The passing in the Israeli Knesset of the anti-boycott law on July 11 now seems like a long-lost memory, overshadowed by the tent city protests that started just a few days later and have led to hundreds of thousands taking to the streets. It is no coincidence, however, that just days after the law was passed — which is effectively the government’s way of limiting what people can and cannot say and how they express opposition to government policies — a massive protest movement for “social justice” on a scale never seen before in Israel broke out across the country.
People are out on the streets in what amounts to a boycott of their high-priced homes, of their daily routines and comforts, of the very roads they often use to get to work, of the police and municipalities and of members of Knesset. The general strike on August 1, initiated by the unions, offered a clear illustration of this national boycott. At the risk of sounding glaringly optimistic and speaking a bit too soon, hundreds of thousands around the country are effectively boycotting the very way in which things operate at the highest levels.
In this sense, the silent working-class majority is committing a blatant violation of the anti-boycott law. At the same time, they are palpably expressing how ludicrous that law is, as it demonstrates that while open, critical thought and popular resistance may be trampled on in law, ultimately they cannot be trampled on in practice. This message is the essence of the Arab Spring, and despite obvious differences with Israel’s protests, it is what is shared by the popular uprisings.
But ironically (and unfortunately), no one in the tent city protest movement has even begun talking explicitly about opposition to the settlements or to the occupation, which is arguably the main target of the anti-boycott law. Rather, this massive boycott is confined to being within the Green Line, where the hardworking, nonreligious, nonideological people reside. They aren’t committed to Greater Israel, nor does religious law or national fervor drive them. Rather, these are regular people who just want to make a decent living and live with dignity.
But their shortsightedness is problematic, since, although the anti-boycott law makes no distinction between Israel and the occupied territories, Israeli law and policies have been making that distinction for years, by providing incentives for Jewish citizens to live beyond the Green Line in both East Jerusalem and the West Bank, and by investing much more in the construction of housing there, which also requires extra funding for security. The government has also continued to make distinctions between sectors of society — mainly the religious and the secular — by allowing the religious to study different subjects and exempting them from military service, by refusing to recognize non-Orthodox congregations and marriages, and by tolerating calls by state rabbis for the separation between Jews and Arabs (specifically with regard to housing rights).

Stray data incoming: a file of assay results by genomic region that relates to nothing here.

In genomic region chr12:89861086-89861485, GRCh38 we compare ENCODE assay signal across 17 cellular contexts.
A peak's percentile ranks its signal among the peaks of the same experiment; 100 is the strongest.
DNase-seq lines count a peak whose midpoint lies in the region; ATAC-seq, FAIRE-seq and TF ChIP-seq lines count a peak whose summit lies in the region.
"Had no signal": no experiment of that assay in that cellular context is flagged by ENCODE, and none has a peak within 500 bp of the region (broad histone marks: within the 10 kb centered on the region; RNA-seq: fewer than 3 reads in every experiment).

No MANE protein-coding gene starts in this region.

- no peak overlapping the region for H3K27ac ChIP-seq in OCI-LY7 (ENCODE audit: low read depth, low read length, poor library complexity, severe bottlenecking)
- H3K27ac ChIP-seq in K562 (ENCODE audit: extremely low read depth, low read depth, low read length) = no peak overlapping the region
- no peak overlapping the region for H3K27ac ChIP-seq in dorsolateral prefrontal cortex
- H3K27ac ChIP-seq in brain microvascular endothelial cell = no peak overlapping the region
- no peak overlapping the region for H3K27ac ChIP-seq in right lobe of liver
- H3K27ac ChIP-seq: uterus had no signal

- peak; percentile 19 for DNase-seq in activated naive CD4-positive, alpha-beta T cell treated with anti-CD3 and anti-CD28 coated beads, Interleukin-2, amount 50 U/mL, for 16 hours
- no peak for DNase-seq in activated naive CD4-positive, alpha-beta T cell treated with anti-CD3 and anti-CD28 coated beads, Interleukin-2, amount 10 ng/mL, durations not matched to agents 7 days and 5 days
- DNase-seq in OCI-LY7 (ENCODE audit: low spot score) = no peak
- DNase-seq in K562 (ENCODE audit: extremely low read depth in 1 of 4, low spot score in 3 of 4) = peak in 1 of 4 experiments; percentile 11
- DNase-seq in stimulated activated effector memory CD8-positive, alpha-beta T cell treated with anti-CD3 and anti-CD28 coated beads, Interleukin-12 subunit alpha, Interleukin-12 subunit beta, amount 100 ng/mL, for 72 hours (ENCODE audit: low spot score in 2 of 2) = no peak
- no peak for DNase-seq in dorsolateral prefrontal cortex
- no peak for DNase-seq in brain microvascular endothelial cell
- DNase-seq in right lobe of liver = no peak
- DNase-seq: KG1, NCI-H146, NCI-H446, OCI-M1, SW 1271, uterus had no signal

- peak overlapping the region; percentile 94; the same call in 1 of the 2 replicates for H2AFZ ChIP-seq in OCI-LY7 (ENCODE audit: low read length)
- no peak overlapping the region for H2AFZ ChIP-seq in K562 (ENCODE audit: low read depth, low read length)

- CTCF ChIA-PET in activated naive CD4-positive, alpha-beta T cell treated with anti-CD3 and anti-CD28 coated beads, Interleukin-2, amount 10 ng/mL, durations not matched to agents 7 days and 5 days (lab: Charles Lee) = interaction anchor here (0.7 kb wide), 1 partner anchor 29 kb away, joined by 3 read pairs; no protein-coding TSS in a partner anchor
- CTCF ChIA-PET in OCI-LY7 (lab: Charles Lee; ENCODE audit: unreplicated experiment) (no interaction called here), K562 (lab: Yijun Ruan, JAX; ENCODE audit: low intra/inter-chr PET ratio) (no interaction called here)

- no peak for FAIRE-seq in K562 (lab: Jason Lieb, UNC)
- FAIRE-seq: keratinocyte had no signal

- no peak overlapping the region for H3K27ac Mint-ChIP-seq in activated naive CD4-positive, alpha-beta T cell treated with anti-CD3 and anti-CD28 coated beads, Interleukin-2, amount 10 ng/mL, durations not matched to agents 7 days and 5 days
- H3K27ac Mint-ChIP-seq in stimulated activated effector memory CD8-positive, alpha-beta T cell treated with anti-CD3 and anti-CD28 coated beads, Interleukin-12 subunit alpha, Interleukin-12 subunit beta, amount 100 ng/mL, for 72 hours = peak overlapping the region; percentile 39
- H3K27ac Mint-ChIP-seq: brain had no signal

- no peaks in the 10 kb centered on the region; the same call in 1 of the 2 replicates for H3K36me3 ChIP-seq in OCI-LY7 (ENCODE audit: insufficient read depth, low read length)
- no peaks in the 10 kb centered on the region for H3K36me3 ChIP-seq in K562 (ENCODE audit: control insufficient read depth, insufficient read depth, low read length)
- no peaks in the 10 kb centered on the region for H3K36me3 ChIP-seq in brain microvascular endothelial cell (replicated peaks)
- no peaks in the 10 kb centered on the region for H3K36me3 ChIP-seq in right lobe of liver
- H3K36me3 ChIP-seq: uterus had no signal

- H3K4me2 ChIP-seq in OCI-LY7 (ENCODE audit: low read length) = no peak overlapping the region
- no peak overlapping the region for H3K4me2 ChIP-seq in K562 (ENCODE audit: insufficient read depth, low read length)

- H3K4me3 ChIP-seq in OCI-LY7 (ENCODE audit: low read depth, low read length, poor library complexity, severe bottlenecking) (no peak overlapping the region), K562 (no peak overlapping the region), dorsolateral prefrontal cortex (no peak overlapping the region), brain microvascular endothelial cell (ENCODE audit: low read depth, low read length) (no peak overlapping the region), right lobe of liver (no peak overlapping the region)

If the tent protests are really about social justice for everyone, and if the protesters pride themselves on open-ended and universalist approaches, then the demonstrations should be addressing these divisions in society that cut across far more than just the poor and the rich. This is because in Israel, ideology trumps even economy, as evident from poor sectors, like the religious, who are underprivileged economically but privileged ideologically and politically; conversely, there are rich Palestinian Americans who are barred from buying property in East Jerusalem because of Israel’s demographic calculations. Even if the protesters wish to stay away from the conventional right-left politics, they cannot, and should not, as nothing is apolitical and everything must ultimately be defined.
What is indeed so uplifting about the social unrest under way in Israel is that it is an authentic enactment of the people trying to take back power and assume responsibility. But who are the people here? As a Jewish national protest, the Orthodox and the settlers are glaringly missing from this movement. Even those far-rightists and settlers who have visited the tent encampment on Rothschild Boulevard have made it glaringly clear in their slogans and taunts that they have a very different understanding of social justice and of the future of this country.
This is, therefore, a struggle not only, and not even mostly, between the people and the government; it is also among the people themselves over different visions for the future of this country. The most powerful potential of this protest movement is that it is starting to bring to the surface the notorious divides that have been ailing Jewish Israelis. They will ultimately have to define once and for all who is in the proverbial social justice “tent” and who is outside it.
Mairav Zonszein is an Israeli-American journalist based in Tel Aviv and a writer and editor for 972mag.com.